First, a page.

Wow, weeks pass much quicker than I thought. The good news is that, for fiction, no research or interviews are required, so I can just sit down and write out a story without having to be restrained to what happened in reality. I’ve been trying to write these straight through in one sitting, with only one or two rounds of edits before I post them. That’s really all I have time for, anyways; most of my time is still committed to nonfiction or other work.
This story came from the weather. It snowed at the beach last week, and on one of my drives around town I glimpsed two people who appeared to be having a picnic in the woods down the snowy train tracks that cross Wrightsville Avenue. I wondered who they were, what they were doing there, and thought it might make a neat setting for a story. So here it is:
A COLD SORT OF BUSINESS
by John Wolfe
Parker shivered in his long gray coat as the wind blasted through him. The snow had nearly melted from the storm last week, but a few straggling battalions of white still lay in the shadows under the trees. The train tracks he stood on were so cold that when he stood on the polished parallel steel he could feel the heat of his feet draining from the soles of his boots. He stood on the wood instead.
Why the hell had Grimm wanted to meet here, when there was a perfectly good coffeeshop down the street, with pretty waitresses and generous pours of that hot nectar of the gods? Never again, Parker promised himself, would he let Grimm decide the meeting place. Not that it really mattered, after this one. Grimm was always choosing abandoned warehouses down by the docks, and places like this godforsaken stretch of tracks leaving the town. Typical, Parker thought. Grimm wants to play the part as well as act it. Hollywood had ruined this new generation. Back in the old days, members of the organization had done their business out in the open, in front of God and everybody else. Now, everybody thought they were John Dillinger or something, and wanted to meet in dreary far places like this. Like nothing illegal ever happened in a coffeeshop.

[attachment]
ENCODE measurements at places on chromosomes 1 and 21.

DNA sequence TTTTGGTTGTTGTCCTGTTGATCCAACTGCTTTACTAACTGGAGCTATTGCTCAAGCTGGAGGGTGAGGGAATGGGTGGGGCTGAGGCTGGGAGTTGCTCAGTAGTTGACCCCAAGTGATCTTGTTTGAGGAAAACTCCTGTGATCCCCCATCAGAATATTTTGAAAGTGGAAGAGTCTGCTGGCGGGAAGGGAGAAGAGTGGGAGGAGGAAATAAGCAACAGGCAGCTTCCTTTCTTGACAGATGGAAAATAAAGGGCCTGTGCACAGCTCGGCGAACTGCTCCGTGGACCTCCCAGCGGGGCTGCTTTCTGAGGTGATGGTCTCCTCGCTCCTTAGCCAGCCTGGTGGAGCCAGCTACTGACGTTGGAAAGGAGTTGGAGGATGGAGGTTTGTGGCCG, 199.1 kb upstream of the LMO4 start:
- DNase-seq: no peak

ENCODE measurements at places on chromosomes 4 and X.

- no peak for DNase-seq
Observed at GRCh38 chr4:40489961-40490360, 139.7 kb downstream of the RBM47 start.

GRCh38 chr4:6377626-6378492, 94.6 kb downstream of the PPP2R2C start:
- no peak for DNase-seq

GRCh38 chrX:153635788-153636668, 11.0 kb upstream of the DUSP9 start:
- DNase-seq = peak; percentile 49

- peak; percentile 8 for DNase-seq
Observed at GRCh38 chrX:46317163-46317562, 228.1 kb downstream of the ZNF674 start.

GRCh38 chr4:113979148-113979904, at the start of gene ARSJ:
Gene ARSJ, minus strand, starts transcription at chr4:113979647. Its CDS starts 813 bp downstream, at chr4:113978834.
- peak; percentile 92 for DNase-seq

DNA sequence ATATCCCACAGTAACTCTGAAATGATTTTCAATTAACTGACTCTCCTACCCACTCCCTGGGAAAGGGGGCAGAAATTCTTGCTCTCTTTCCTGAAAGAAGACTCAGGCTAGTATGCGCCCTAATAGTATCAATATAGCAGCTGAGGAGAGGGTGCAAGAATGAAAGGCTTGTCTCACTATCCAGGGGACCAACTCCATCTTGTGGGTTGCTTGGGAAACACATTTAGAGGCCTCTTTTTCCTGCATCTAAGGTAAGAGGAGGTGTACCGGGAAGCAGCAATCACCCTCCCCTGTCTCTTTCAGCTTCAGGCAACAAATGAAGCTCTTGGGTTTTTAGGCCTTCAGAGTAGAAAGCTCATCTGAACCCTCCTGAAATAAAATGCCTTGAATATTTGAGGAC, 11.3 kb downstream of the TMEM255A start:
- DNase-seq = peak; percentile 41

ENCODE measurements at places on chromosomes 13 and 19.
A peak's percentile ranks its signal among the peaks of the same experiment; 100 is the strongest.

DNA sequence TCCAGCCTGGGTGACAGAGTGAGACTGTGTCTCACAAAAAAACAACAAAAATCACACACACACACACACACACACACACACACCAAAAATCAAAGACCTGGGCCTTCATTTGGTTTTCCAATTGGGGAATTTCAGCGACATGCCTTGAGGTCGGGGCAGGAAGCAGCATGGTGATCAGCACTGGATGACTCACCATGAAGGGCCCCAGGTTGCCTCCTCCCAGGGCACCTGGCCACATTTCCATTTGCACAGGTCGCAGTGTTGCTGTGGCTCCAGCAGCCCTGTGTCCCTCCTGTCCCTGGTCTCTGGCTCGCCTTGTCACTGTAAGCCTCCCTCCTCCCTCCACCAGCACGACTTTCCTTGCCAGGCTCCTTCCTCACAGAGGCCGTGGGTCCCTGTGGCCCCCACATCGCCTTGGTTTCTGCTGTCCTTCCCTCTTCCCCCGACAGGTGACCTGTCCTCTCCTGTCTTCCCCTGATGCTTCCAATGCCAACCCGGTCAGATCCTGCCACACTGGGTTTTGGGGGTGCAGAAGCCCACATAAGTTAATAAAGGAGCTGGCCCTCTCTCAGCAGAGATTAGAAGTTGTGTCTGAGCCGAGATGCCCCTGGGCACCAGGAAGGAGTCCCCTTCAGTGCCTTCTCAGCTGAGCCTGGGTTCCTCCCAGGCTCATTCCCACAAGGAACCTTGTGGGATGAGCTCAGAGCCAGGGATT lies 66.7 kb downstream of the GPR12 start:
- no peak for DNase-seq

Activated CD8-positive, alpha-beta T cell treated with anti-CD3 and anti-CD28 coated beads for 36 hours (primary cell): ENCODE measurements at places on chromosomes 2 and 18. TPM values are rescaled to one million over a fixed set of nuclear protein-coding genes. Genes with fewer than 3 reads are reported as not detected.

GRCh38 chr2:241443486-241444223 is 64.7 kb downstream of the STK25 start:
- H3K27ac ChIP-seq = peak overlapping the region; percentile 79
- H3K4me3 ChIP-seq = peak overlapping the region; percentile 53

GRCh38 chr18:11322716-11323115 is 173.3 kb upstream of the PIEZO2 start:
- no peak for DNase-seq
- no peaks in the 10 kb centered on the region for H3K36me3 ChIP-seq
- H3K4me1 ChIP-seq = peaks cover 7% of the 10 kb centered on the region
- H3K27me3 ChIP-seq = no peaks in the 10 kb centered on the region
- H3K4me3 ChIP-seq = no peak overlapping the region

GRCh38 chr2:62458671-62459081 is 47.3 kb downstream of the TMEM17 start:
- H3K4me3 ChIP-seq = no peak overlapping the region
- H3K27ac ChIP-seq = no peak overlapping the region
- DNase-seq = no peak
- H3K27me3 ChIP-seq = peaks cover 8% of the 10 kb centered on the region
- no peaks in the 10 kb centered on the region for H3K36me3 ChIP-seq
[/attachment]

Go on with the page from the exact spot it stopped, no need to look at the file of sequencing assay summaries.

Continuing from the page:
Parker stamped his feet against the cold, crammed his fingers further into his thin pockets, and walked in a circle to try and build up some heat. Nothing worked. He was a cold man. Where the hell was Grimm?
* * *
In the woods, through a pair of binoculars, Grimm watched the figure on the tracks stomping around like a spoiled child throwing a tantrum. He thought criminals were supposed to be cool, level-headed, that they weren’t supposed to show that anything affected them at all. Like in the movies. That was a big part of his desire to join the organization in the first place, his hopes that he would learn this unaffectedness and be able to wow women and old high-school classmates with his indomitable chill. Imagine his disappointment when the first man he was assigned to was Parker, a middle-aged, sagging, red-nosed, testy man. Grimm swore that he would be cool enough for both of them. That’s why he had decided they should meet here for the handoff. Criminals were always doing cool shit like this in the movies. Parker had bitched about the docks, and had bitched about the underpass, and when Grimm suggested the train tracks, there had been a long silence on the other end of the phone, followed by a resigned “alright, fine,” which carried, in three syllables, the weighty extent of Parker’s hatred for Grimm, hatred for cold weather, and (due to some childhood trauma which Grimm didn’t dare ask about) his hatred for trains. But he had agreed, and now here they were, for better or worse (better in Grimm’s mind, worse in Parker’s). Grimm raised the binoculars again. Oh, Jesus, he thought. Parker, a hard-nosed bastard with a rap sheet a mile long and wanted by every law enforcement agency in the surrounding three states, had from somewhere in the depths of his tattered gray coat produced a sandwich. He chewed with his mouth open, like a greedy dog. Grimm could see the crumbs fall through the binoculars. Unprofessional, he thought, as he picked up the package and headed towards the figure on the tracks.